IV. Expansion in Scope of Korean-Source Personal Services Income
Under the current tax law, non-residents providing certain personal services are subject to withholding at the rate of 20%, to the extent that such provision of such services are actually performed in Korea.
The proposed amendments introduce a new withholding requirement of 3% with respect to any consideration paid in Korea for technical services that are performed offshore as domestic source personal services income, if so determined by relevant tax treaty. For example, this requirement would apply with respect to technical services performed in India for which payment is made in Korea pursuant to the Korea-India tax treaty.
V. New Ceiling on Deductibility of Net Operating Losses Carried Forward for Foreign Corporations
Under the current corporate income tax law, foreign corporations may carry forward net operating losses (“NOL”) for 10 years without any limitation on the amount of deductions claimed. The proposed amendments impose an annual limit on NOL deductions in excess of 80% of income for each fiscal year. This measure is aimed at eliminating the discrepancy in tax treatment of NOLs between foreign corporations and Korean corporations, as Korean corporations were already subject to the NOL limit.
This new requirement applies to fiscal years beginning on January 1, 2017.
VI. Increase in Flat Tax Rate Applicable to Foreign Employees
The current 17% flat tax rate on foreign employees working in Korea is applicable for a period of five years from the date of first employment in Korea. Although an exception to the five-year limit was granted to foreign workers who had started to work in Korea prior to January 1, 2014, the sunset provision provides that the law will cease to have effect after December 31, 2016.
The proposed amendments to the law grant a 19% flat tax rate for a five year period to foreigners who start working in Korea prior to December 31, 2019. With respect to those foreigners that have started to work in Korea prior to January 1, 2014, the new 19% flat tax rate will apply until December 31, 2018.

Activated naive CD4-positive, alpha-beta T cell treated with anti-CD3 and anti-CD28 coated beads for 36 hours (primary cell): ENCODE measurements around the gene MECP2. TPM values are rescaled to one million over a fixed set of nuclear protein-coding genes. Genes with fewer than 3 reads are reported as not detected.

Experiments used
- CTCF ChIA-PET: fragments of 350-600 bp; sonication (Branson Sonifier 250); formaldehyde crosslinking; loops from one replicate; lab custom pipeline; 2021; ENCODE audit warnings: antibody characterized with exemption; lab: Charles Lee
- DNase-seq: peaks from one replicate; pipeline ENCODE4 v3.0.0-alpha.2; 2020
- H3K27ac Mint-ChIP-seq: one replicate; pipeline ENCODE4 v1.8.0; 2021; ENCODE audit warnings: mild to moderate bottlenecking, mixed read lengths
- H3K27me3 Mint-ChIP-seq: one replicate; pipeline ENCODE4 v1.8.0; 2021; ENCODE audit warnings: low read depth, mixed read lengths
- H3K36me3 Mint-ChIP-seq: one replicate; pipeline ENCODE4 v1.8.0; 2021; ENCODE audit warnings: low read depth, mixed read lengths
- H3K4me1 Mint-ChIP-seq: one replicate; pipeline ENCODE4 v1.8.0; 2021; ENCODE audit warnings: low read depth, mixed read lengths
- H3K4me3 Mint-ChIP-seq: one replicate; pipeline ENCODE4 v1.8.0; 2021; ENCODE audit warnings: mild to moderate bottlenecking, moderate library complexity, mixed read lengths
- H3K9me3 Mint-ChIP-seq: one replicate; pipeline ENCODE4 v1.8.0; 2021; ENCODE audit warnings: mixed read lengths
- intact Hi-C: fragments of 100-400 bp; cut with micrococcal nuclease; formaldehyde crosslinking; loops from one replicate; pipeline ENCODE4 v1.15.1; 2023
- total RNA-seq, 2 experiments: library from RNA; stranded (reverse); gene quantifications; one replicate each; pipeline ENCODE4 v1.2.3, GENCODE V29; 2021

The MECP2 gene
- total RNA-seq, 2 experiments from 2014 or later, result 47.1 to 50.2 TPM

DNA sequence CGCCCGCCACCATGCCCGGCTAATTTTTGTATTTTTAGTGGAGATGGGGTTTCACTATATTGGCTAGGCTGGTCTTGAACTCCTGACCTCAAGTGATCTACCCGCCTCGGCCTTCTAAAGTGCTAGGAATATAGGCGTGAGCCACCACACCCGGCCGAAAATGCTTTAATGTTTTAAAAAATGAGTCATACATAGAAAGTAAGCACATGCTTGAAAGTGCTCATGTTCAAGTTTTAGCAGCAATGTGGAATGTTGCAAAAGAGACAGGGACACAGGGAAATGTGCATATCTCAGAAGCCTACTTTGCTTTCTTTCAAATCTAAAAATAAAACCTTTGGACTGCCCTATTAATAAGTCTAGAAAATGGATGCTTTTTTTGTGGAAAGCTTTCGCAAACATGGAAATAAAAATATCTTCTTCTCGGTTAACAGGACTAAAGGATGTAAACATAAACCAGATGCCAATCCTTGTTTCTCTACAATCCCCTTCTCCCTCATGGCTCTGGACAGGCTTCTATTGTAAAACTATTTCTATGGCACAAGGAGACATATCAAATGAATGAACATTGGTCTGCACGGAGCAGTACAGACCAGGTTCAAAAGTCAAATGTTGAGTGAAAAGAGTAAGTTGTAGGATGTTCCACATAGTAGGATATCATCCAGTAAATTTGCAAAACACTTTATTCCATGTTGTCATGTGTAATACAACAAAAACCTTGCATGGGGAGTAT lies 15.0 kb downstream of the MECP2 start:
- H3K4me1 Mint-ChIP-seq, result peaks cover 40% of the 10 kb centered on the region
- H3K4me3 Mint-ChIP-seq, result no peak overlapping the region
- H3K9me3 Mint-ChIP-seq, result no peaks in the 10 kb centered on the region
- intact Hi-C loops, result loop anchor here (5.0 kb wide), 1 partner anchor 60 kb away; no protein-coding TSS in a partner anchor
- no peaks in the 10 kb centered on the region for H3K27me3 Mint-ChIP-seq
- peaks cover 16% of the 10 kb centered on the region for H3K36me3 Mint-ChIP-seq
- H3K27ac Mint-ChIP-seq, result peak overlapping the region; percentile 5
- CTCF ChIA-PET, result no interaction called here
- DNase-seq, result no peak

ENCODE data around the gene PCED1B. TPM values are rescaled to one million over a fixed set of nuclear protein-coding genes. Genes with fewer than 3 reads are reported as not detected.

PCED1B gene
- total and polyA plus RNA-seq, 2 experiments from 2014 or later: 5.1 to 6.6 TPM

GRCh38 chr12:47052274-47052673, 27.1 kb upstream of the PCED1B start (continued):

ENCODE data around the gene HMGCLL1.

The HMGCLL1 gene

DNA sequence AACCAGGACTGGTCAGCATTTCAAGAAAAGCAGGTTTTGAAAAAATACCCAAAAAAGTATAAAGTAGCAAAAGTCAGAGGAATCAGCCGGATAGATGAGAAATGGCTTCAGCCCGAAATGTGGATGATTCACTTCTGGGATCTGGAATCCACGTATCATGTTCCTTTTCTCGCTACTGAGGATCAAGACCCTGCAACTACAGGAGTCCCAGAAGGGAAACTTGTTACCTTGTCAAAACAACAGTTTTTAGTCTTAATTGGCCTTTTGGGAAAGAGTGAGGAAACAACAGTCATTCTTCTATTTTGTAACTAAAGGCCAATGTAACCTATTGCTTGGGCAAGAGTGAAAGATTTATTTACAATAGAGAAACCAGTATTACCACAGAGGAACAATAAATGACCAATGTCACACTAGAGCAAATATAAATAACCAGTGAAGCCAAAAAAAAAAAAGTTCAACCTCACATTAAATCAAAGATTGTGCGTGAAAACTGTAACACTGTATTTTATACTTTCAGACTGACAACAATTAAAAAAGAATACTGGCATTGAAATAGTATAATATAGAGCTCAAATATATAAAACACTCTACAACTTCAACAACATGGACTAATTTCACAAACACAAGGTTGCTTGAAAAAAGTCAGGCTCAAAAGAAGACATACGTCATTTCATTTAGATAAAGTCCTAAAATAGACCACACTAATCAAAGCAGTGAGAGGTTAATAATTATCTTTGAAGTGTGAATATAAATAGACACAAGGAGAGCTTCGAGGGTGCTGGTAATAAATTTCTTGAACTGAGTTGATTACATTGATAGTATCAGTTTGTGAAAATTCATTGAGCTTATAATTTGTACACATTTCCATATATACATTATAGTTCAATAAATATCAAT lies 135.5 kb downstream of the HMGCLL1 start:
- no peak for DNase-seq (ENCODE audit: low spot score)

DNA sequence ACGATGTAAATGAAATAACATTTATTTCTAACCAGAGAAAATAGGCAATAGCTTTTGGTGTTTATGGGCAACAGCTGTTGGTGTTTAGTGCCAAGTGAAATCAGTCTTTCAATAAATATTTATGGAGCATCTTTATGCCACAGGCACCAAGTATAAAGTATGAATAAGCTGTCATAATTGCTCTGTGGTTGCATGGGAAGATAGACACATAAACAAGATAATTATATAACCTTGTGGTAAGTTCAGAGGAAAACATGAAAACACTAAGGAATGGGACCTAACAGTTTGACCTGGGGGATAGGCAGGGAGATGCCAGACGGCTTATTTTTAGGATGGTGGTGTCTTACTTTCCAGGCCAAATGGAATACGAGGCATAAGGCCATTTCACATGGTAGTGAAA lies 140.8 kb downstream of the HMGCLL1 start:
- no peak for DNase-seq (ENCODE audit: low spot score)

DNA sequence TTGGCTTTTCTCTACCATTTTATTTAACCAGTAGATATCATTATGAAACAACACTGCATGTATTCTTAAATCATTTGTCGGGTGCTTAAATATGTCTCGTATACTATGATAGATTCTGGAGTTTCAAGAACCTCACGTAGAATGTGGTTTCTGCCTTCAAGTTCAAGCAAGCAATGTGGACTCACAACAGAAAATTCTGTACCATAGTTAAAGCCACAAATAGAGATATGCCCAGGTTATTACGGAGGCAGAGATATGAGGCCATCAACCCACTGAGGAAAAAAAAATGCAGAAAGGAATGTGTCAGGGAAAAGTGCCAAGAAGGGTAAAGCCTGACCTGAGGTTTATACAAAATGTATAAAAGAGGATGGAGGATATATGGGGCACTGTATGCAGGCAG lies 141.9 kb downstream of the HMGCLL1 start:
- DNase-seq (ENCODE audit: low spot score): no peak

VII. Extension of Deadline for Filing a Claim of Rectification for Reduced Rates or Exemptions under Tax Treaty
Under the current law, non-residents or foreign corporations may file a claim for rectification for claiming reduced tax rates or exemptions under relevant tax treaty within three years from the end of the month in which the withholding date falls. In order to protect the rights of foreign corporations and non-residents to file such requests, the proposed amendments extend the deadline for filing such claim of rectification to five years.
This extension applies for filings made after January 1, 2017.
VIII. Adjustments to Customs Declared Values in correspondence with Transfer Pricing Adjustments
Under the current customs law, any post-clearance adjustments to the transfer price of goods are not recognized as acceptable adjustments to the customs value of the goods. The proposed amendments allow for post-clearance adjustments to be made to the customs value of goods if the adjustments are made in accordance with the arm’s length standard and provisional and final value declarations have been filed with the customs office. In order for the customs value adjustments to apply, certain conditions are required to be met: (i) a post-clearance adjustment plan must be drafted and submitted prior to the initial importation of the goods; (ii) arm’s length transfer pricing methodology must apply; and (iii) actual payments must be made in cash.
This new rule is expected to provide importers with some relief in reducing the mismatch in customs values and transfer prices as a result of price adjustments.
IX. Additional Guidance on Customs Valuation Methodology for Related-Party Transactions
Under the current customs law, adjustment factors involved in the calculation of the transaction value require clear allocations to be made between items requiring addition to the price and items that are not required to be added. Nonetheless, there is no clear guidance with respect to items that combine elements requiring additions to the transaction value with those elements that should not be included.
The proposed amendments seek to provide guidance on this issue by specifying that where items for addition and non-addition are combined within the price, the customs office may request the importer (or its related party) to break down the price to distinguish between the addition items and non-addition items. Where the taxpayer is unable to provide a reasonable breakdown, the law stipulates that the customs office may deem the combined amount in full as additions to the transaction value. At the request of the taxpayer, the customs office may decide, in the alternative, to apply alternative methods of valuation in hierarchical order.
This bulletin is intended as a summary news report only, for general information. This bulletin does not represent, and should not be construed as, legal opinions or advice of Bae, Kim & Lee LLC. Information contained in this bulletin is not represented to be accurate or up-to-date. For legal advice, please inquire with Bae, Kim & Lee LLC or other qualified counsel.
Tae Kyoon KIM
+82 2 3404 0574
Pil Yong KIM
+82 2 3404 0489
Seung Wan CHAE
+82 2 3404 0577
+82 2 3404 7589